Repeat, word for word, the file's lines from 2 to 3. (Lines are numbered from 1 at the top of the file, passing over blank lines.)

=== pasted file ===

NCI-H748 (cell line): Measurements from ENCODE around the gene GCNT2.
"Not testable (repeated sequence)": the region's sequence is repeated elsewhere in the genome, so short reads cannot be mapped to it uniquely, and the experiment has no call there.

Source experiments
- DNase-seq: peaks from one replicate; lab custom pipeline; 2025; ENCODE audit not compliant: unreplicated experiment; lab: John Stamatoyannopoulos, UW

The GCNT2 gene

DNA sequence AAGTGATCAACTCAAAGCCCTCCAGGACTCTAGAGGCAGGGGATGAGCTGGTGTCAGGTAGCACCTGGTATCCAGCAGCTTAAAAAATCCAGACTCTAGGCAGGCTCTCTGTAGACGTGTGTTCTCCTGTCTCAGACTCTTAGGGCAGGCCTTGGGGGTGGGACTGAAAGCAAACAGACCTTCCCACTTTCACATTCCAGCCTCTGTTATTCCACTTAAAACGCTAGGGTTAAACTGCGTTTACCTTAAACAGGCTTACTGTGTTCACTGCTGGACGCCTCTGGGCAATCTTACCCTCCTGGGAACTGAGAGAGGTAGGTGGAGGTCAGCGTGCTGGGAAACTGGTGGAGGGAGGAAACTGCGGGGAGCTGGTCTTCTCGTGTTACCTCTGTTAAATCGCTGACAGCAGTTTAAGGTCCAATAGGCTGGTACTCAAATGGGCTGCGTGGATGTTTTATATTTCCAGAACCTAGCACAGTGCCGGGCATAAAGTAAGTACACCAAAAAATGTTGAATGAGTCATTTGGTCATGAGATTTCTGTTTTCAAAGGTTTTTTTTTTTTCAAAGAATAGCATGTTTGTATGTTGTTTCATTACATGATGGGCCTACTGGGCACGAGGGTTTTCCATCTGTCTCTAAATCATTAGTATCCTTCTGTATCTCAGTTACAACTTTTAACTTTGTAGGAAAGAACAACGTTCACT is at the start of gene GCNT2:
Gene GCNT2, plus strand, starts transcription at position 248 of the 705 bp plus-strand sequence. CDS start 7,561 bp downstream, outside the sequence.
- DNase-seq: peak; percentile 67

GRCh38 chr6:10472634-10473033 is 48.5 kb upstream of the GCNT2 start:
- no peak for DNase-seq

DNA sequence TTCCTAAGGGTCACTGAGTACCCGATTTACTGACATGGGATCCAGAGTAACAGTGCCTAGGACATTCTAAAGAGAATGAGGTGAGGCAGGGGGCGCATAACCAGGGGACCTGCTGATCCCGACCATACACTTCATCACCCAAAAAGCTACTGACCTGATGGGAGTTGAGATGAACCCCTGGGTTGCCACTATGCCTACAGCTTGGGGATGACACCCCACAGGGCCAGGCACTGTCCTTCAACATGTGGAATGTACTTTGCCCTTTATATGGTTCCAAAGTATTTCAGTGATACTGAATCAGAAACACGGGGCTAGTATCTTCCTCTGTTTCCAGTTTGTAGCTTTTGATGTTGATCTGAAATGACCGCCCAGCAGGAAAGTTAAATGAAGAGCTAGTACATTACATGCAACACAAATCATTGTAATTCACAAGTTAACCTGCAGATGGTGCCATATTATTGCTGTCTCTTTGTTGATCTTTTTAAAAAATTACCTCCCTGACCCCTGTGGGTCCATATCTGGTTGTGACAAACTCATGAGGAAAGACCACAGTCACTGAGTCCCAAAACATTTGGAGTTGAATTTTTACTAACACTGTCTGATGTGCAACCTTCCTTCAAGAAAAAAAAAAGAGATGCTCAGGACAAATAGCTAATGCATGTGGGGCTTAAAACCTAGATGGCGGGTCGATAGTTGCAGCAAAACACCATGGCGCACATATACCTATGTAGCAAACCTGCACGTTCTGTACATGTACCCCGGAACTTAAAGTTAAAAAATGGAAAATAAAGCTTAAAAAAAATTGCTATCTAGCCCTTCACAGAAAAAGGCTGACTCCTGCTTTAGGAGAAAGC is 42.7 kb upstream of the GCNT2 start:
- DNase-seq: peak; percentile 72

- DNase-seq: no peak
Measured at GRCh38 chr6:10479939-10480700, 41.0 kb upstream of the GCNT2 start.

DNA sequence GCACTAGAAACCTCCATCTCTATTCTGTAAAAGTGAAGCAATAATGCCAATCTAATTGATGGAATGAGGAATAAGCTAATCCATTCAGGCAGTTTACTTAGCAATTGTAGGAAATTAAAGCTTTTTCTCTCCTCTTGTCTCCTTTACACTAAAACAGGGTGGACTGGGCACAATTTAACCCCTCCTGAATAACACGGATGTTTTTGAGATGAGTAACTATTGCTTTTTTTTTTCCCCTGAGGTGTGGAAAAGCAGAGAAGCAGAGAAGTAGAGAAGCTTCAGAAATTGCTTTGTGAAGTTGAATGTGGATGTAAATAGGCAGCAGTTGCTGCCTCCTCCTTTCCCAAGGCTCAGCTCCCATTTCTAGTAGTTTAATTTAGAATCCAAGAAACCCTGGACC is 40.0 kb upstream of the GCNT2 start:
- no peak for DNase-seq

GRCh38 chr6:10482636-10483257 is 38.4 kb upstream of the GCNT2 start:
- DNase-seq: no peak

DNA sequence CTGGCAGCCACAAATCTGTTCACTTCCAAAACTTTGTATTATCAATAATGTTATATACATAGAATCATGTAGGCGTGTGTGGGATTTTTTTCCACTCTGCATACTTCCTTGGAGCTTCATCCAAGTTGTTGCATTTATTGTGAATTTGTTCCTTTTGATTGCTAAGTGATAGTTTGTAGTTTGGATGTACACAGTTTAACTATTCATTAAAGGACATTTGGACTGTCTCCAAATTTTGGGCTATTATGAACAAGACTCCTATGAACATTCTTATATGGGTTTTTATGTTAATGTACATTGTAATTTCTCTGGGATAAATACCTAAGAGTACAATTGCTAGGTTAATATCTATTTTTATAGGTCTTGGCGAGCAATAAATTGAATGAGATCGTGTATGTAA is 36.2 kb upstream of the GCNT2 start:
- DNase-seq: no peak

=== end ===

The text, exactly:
"Not testable (repeated sequence)": the region's sequence is repeated elsewhere in the genome, so short reads cannot be mapped to it uniquely, and the experiment has no call there.

Source experiments